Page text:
There are many different ways to analyze the health of New York City. My personal measurements judge the town thus: How many aspiring artsy kids are forced to share a single apartment in an outer borough while they “find themselves” and how many small but immensely able opera companies are functional at any given time.
“I can guess what you are hiding.
Bloodstain on your warrior’s weapons.
Blood upon your crown of glory.
Red the soil around your flowers.
Red the shade your cloud was throwing.
Now I know it all, oh, Bluebeard.”
The Los Angeles opera company ended its 2011-2012 season with Giacomo
Puccini’s long-loved La BohËme, in a long-lived production. What is
it about this opera that keeps old loves alive?
Detlev Glanert’s Caligula at the ENO shows how powerful modern opera can be. Caligula was a tyrant, but this opera isn’t sensationalist.
Kudos to the Los Angeles Philharmonic Association and Gustavo Dudamel for their courageous plan to present semi staged performances of the Mozart/Da Ponte trilogy of Italian operas with the assistance of outstanding set and costume designers and directors.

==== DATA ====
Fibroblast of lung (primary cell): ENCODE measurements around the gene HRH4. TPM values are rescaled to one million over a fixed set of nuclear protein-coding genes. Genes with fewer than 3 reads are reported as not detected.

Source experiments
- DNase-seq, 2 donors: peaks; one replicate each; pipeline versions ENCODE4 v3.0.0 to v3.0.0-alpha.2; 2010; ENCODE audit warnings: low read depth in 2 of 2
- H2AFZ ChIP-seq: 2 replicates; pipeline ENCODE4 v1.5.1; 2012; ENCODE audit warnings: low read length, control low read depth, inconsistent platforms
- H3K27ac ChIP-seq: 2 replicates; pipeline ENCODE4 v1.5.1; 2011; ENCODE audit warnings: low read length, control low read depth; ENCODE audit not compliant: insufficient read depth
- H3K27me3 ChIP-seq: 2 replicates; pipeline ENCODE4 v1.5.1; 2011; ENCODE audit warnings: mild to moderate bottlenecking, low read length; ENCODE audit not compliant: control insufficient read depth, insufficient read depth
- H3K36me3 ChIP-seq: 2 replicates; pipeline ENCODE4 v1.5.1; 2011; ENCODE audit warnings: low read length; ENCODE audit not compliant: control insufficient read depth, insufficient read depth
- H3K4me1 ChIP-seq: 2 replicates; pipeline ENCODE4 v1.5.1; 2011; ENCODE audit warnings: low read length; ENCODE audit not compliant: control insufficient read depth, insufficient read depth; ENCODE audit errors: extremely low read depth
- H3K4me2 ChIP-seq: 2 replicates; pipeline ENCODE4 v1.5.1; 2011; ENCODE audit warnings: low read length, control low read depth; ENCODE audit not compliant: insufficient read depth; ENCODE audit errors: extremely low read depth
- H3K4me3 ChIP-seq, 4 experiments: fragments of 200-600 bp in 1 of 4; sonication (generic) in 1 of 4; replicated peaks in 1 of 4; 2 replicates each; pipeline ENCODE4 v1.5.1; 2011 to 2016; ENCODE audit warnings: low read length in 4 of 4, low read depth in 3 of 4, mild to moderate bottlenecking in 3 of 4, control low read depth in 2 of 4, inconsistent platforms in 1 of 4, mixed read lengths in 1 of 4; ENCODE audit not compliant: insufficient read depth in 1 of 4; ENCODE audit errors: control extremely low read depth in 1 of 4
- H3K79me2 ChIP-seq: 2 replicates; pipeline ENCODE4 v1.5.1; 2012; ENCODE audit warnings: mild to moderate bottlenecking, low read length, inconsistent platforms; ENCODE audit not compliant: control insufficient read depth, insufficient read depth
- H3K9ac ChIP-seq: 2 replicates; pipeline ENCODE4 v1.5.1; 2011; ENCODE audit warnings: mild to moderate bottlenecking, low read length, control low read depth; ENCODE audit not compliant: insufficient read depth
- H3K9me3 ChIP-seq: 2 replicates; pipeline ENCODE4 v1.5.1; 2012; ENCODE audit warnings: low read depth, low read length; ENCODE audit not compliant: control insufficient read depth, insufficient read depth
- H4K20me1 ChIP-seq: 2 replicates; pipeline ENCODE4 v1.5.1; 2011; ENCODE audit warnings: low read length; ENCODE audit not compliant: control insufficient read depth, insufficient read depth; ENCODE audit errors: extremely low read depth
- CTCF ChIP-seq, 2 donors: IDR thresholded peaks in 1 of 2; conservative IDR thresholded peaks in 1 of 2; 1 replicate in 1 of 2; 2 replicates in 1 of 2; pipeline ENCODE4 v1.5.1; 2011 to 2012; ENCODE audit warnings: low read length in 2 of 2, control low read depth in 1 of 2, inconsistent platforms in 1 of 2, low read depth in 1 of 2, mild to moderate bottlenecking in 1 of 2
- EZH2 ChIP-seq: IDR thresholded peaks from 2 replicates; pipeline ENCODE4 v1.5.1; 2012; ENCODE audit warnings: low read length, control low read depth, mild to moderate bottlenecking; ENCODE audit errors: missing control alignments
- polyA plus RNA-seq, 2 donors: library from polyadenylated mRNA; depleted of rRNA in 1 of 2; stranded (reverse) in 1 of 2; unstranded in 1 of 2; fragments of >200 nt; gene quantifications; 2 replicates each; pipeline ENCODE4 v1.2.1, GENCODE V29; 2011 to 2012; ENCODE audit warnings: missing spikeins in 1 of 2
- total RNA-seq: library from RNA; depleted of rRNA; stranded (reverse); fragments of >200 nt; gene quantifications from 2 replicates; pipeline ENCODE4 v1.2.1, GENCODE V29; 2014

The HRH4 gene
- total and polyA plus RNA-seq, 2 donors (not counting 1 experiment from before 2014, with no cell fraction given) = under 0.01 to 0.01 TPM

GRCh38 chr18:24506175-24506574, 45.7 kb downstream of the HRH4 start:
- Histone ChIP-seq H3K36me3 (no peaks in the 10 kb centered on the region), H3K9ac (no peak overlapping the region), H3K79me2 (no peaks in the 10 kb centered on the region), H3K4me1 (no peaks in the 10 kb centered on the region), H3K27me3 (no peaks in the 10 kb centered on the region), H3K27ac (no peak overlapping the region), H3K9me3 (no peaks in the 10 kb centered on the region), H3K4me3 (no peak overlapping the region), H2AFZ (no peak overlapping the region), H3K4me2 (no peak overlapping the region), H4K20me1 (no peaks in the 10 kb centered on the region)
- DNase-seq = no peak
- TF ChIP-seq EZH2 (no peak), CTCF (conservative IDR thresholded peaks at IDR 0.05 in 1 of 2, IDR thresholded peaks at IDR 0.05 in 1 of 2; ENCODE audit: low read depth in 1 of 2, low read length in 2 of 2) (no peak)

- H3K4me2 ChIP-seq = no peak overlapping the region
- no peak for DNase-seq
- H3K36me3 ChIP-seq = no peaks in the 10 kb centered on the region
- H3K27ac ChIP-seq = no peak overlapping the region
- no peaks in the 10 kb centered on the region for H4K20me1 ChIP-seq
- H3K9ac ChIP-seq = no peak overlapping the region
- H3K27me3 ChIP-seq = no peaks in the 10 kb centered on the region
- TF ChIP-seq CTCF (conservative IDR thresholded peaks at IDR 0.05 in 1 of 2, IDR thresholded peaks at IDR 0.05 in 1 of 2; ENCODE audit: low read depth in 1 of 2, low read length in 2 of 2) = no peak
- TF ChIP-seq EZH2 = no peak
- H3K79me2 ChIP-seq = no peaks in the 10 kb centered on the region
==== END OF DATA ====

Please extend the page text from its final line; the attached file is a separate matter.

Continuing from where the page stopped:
In David McVicar’s staging of Strauss’s disturbing opera, first seen at
Covent Garden in 2008 and now enjoying its second revival, Salome’s descent
down the Stygian staircase is a literal drop into a subterranean slaughterhouse
and an ethical fall into the delights and depravity of her of burgeoning yet deadly sexuality.
Donizetti’s Maria Padilla received a concert performance with the Chelsea Opera Group.
A fascinating evening of arias and readings on the theme of Handel’s “rival queens”, Francesca Cuzzoni and Faustina Bordoni.
Canadian Opera Company’s diverse May offerings included some superlatively sung Handel, a galvanizing star turn from a rising tenor talent, and a well-matched veristic double bill of tragedy and comedy.